**=========================================================================
****Date:** Mon, 31 Jul 2006 17:08:44 +0200
**Reply-To:** Marta García-Granero
<biostatistics@terra.es>
**Sender:** "SPSSX(r) Discussion" <SPSSX-L@LISTSERV.UGA.EDU>
**From:** Marta García-Granero
<biostatistics@terra.es>
**Organization:** Asesoría Bioestadística
**Subject:** Re: Addition of covariates in forward regression analyses
**In-Reply-To:** <329A68716B57D54E8D39FD3F8A4A84DF06E0770B@um-mail0136.unimaas.nl>
**Content-Type:** text/plain; charset=ISO-8859-15
Hi Gjalt-Jorn

PGP> [if this question is inappropriate (as it discusses a topic not limited
PGP> to SPSS) please tell me; I could not find rules prohibiting this online]

As I told you in my private message to you: theoretical questions are
neither inappropriate nor prohibited in this list.

OK. I have let you several days to "digest" the PDF file with chapter
7 of Rawlings' book, concerning multiple regression models. Now we can
start discussing your questions (this thread is of course open to
everyone who wants to add something/correct anything of what I say
here).

First of all:

Why do you split your dataset in several subgroups according to a
categorical variable? You loose power working with smaller sample
sizes. You could add the categorical variable to your model as an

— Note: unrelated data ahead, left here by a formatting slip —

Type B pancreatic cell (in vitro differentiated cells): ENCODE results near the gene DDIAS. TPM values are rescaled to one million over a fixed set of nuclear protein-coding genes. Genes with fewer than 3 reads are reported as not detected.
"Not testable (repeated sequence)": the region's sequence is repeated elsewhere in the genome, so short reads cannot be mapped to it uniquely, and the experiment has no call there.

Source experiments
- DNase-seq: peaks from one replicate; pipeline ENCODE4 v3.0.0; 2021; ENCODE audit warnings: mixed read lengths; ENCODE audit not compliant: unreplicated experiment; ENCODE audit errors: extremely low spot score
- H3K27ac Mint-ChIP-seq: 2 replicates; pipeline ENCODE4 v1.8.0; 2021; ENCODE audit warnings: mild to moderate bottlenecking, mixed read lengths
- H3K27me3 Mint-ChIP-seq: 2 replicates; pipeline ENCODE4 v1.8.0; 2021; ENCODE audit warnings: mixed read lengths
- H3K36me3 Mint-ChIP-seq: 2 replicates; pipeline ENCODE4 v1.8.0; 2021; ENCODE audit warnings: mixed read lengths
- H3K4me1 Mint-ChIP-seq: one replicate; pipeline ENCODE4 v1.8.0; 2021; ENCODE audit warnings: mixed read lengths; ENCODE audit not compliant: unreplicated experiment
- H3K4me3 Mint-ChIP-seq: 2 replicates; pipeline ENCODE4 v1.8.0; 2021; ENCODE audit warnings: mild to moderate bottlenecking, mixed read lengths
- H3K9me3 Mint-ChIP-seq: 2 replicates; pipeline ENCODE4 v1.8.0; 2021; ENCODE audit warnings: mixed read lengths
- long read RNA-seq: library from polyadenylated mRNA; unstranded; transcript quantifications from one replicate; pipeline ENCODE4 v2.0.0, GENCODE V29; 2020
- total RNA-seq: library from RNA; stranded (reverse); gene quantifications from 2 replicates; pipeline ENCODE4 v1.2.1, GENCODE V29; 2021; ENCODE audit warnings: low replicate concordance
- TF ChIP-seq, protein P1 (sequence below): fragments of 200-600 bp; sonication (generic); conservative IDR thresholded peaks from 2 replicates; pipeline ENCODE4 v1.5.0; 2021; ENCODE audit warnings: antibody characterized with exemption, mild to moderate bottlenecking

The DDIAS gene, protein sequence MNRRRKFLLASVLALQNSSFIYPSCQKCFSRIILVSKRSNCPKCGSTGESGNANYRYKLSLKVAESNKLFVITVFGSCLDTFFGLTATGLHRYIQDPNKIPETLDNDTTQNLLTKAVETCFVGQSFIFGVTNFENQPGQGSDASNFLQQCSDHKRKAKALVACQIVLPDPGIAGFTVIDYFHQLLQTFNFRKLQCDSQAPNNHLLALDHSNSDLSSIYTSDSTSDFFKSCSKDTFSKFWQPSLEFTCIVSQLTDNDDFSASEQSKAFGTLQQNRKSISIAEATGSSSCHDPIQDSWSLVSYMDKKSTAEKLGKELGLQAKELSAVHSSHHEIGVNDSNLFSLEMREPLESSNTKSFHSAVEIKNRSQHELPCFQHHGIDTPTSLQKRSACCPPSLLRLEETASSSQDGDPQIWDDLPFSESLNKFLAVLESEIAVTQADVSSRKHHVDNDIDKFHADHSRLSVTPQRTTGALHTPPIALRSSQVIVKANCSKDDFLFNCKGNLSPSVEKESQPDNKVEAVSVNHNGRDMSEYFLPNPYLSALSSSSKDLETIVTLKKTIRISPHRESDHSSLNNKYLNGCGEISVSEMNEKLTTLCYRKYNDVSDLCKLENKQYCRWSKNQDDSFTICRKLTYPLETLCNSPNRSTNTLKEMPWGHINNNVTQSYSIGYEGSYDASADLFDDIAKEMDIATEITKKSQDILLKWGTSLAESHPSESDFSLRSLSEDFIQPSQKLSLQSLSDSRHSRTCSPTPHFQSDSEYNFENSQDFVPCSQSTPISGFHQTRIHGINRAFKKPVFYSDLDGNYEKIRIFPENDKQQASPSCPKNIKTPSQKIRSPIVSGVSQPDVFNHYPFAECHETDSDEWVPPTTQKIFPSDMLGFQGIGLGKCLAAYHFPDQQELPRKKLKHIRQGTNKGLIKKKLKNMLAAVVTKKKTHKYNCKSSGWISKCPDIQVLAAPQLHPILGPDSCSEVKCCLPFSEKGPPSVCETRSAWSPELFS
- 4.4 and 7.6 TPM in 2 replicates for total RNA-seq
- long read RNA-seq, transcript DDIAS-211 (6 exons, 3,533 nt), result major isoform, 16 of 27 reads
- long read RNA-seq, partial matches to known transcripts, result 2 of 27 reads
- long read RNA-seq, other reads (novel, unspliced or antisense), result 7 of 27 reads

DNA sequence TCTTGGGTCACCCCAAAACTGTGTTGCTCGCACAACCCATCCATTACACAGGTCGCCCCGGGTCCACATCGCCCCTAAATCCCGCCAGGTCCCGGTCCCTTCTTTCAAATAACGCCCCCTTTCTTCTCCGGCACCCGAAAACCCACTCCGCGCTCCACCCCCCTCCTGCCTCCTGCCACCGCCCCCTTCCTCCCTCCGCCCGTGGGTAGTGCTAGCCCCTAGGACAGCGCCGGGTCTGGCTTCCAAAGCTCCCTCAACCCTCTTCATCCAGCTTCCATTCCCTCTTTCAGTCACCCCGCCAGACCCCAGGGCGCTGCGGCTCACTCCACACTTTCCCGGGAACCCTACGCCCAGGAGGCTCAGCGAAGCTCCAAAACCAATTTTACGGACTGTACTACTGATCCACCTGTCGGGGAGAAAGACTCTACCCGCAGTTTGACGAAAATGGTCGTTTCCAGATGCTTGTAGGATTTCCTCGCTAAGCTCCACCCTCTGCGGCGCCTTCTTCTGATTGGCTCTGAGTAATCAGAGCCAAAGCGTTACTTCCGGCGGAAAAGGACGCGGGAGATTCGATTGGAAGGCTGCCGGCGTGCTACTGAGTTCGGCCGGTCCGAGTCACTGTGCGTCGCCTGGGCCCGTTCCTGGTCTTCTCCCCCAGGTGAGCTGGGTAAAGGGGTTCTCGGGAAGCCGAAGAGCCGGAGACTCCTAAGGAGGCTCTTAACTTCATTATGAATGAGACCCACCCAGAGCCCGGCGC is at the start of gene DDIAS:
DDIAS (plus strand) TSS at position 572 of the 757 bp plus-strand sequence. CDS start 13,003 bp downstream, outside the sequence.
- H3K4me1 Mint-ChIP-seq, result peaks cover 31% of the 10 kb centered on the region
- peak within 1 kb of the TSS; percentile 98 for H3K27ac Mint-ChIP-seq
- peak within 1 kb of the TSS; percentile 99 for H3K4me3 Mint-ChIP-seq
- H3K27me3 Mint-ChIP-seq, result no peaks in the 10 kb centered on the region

extra covariate, and check if the models you obtain are different by
addign interaction terms between that variable and the predictors of
interest (see below for a very simple example).

What I would do instead is select a random sample of cases (around
10%), keep it aside and develop my model with the other 90%. This
"small" sample could be used later to cross-validate the model
(evaluating shrinkage).

Now, if you are interested in adding "distal covariates" only if they
explain an important (don't use the word "significant" here) of the
variance, then you should consider examining the change in adjusted
R-square, or the decrease in residual variance, instead of simply the
significance of the variable in the full model.

Now, the example I mentioned:

DATA LIST LIST/ deadspac height age group (4 F4).
BEGIN DATA
44 110 5 1
31 116 5 0
43 124 6 1
45 129 7 1
56 131 7 1
79 138 6 0
57 142 6 1
56 150 8 1
58 153 8 1
92 155 9 0
78 156 7 0
64 159 8 1
88 164 10 0
112 168 11 0
101 174 14 0
END DATA.

VAR LABEL deadspac'Pulmonary anatomical deadspace (ml)'.
VAR LABEL height'Height (cm)'.
VAR LABEL age'Age (years)'.
VAR LABEL group'Status'.
VAL LABEL group 0'Normal' 1'Asthma'.

* Two independent models: one for normal children and another one for asthmatic *.
SORT CASES BY group .
SPLIT FILE SEPARATE BY group .

REGRESSION
/STATISTICS COEFF OUTS CI R ANOVA
/NOORIGIN
/DEPENDENT deadspac
/METHOD=ENTER height age .

* As you can see, in looks like in normal children, neither height nor
age is significant (although the model is significant) *.

SPLIT FILE OFF.

REGRESSION
/STATISTICS COEFF OUTS CI R ANOVA
/NOORIGIN
/DEPENDENT deadspac
/METHOD=ENTER height age group .

COMPUTE grphgt=group*height.

REGRESSION
/STATISTICS COEFF OUTS CI R ANOVA
/NOORIGIN
/DEPENDENT deadspac
/METHOD=ENTER height age group grphgt.

PGP> In forward selection multiple linear regression, which of these factors